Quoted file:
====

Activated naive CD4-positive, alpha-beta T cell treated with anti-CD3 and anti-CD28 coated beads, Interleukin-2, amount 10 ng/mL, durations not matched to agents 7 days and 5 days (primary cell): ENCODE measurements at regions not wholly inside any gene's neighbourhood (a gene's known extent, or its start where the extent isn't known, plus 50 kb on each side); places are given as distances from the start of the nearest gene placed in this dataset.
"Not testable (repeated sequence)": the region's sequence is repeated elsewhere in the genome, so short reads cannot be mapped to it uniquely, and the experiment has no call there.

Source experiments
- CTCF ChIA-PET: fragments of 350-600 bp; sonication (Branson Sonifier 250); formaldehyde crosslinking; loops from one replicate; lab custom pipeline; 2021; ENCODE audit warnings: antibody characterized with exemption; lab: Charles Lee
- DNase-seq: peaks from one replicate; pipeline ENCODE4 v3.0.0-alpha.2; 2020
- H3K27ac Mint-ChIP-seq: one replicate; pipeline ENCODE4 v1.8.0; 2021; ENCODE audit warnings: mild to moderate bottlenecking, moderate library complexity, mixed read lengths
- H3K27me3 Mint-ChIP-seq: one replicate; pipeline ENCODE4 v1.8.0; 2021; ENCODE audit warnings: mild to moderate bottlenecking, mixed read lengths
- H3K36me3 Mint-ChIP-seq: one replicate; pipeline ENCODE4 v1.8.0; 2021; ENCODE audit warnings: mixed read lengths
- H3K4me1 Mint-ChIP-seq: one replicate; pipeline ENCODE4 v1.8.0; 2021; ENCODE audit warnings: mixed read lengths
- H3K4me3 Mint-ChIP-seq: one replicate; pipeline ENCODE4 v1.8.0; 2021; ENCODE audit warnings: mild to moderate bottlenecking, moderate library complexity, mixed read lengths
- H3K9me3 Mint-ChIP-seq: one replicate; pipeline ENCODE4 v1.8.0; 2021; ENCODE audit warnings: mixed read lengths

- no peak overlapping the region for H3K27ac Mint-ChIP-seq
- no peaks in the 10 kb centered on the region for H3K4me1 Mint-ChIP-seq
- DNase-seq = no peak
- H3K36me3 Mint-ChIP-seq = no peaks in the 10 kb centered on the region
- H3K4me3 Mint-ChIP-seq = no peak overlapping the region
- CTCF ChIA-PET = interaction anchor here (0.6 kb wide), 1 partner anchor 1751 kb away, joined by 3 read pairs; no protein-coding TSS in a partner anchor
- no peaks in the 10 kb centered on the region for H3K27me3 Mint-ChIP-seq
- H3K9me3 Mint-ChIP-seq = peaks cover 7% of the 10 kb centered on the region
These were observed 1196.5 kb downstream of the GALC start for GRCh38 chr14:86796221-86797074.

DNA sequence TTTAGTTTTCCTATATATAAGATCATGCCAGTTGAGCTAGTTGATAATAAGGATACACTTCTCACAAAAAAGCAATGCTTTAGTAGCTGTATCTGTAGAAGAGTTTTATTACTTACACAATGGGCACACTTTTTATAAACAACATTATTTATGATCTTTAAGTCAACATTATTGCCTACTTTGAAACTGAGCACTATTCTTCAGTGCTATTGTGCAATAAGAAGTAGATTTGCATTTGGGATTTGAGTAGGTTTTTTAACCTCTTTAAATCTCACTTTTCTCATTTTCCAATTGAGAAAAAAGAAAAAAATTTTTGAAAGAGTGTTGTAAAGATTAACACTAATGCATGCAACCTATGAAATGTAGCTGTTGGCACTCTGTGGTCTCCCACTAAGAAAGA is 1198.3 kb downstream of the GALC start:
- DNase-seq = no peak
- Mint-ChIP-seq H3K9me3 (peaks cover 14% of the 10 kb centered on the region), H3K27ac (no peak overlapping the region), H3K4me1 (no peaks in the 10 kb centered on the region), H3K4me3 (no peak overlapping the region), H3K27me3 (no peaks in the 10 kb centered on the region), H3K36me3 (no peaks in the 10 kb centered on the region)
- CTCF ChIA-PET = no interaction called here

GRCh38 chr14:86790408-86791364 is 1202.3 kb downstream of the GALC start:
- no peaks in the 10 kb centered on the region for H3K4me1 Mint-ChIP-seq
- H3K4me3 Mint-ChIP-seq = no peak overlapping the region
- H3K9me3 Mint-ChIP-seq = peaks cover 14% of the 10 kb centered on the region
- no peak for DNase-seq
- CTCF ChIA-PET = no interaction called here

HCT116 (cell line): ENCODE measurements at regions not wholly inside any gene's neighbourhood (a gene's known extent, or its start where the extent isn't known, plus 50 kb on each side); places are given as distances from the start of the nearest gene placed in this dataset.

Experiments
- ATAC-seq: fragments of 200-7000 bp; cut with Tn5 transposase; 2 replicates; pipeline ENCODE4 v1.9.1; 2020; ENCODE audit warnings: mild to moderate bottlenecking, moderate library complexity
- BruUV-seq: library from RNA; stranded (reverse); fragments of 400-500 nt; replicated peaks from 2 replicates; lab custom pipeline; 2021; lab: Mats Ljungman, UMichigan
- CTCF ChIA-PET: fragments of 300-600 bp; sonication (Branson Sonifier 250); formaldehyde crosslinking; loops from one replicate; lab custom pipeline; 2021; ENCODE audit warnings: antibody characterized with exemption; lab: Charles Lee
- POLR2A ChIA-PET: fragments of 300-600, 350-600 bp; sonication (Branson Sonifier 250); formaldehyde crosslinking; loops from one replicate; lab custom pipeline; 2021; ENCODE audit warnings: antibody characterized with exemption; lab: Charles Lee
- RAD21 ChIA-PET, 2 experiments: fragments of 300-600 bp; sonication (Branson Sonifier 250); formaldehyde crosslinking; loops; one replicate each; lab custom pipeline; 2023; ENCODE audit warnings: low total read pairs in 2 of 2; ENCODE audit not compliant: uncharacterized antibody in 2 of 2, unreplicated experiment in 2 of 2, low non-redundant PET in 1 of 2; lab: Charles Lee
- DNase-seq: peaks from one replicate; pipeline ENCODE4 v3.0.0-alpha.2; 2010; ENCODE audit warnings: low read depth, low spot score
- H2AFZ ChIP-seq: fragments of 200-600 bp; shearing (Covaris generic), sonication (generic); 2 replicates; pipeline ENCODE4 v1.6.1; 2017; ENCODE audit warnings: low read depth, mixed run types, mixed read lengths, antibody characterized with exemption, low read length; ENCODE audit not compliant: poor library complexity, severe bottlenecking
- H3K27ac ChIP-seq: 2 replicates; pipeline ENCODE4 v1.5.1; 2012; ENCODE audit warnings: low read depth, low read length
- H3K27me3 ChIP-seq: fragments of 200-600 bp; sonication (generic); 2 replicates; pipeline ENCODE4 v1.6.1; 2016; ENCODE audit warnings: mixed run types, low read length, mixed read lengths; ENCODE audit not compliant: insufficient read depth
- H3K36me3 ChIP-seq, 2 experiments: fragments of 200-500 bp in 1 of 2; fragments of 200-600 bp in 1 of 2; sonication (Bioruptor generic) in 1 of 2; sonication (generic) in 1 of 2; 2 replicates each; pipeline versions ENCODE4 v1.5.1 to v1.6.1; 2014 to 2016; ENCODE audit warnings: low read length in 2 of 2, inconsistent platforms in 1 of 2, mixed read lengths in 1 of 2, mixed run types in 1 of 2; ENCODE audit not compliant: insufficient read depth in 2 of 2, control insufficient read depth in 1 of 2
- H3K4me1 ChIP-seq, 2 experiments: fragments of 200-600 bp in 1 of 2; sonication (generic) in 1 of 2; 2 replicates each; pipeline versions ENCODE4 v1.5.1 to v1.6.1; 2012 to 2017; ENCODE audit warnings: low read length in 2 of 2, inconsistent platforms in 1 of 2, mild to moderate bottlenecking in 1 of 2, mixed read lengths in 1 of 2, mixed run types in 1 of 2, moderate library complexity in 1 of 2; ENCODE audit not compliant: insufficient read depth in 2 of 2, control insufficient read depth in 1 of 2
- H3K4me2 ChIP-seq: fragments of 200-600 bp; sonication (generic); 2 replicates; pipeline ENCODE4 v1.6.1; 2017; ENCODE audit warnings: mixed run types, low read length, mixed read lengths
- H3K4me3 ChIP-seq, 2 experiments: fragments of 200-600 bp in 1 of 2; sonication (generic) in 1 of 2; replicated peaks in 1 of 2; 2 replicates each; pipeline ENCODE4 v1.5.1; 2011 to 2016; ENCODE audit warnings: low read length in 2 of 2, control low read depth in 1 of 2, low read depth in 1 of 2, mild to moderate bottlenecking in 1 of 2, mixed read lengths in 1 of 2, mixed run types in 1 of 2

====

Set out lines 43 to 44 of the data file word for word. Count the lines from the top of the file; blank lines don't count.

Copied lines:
- H3K4me1 ChIP-seq, 2 experiments: fragments of 200-600 bp in 1 of 2; sonication (generic) in 1 of 2; 2 replicates each; pipeline versions ENCODE4 v1.5.1 to v1.6.1; 2012 to 2017; ENCODE audit warnings: low read length in 2 of 2, inconsistent platforms in 1 of 2, mild to moderate bottlenecking in 1 of 2, mixed read lengths in 1 of 2, mixed run types in 1 of 2, moderate library complexity in 1 of 2; ENCODE audit not compliant: insufficient read depth in 2 of 2, control insufficient read depth in 1 of 2
- H3K4me2 ChIP-seq: fragments of 200-600 bp; sonication (generic); 2 replicates; pipeline ENCODE4 v1.6.1; 2017; ENCODE audit warnings: mixed run types, low read length, mixed read lengths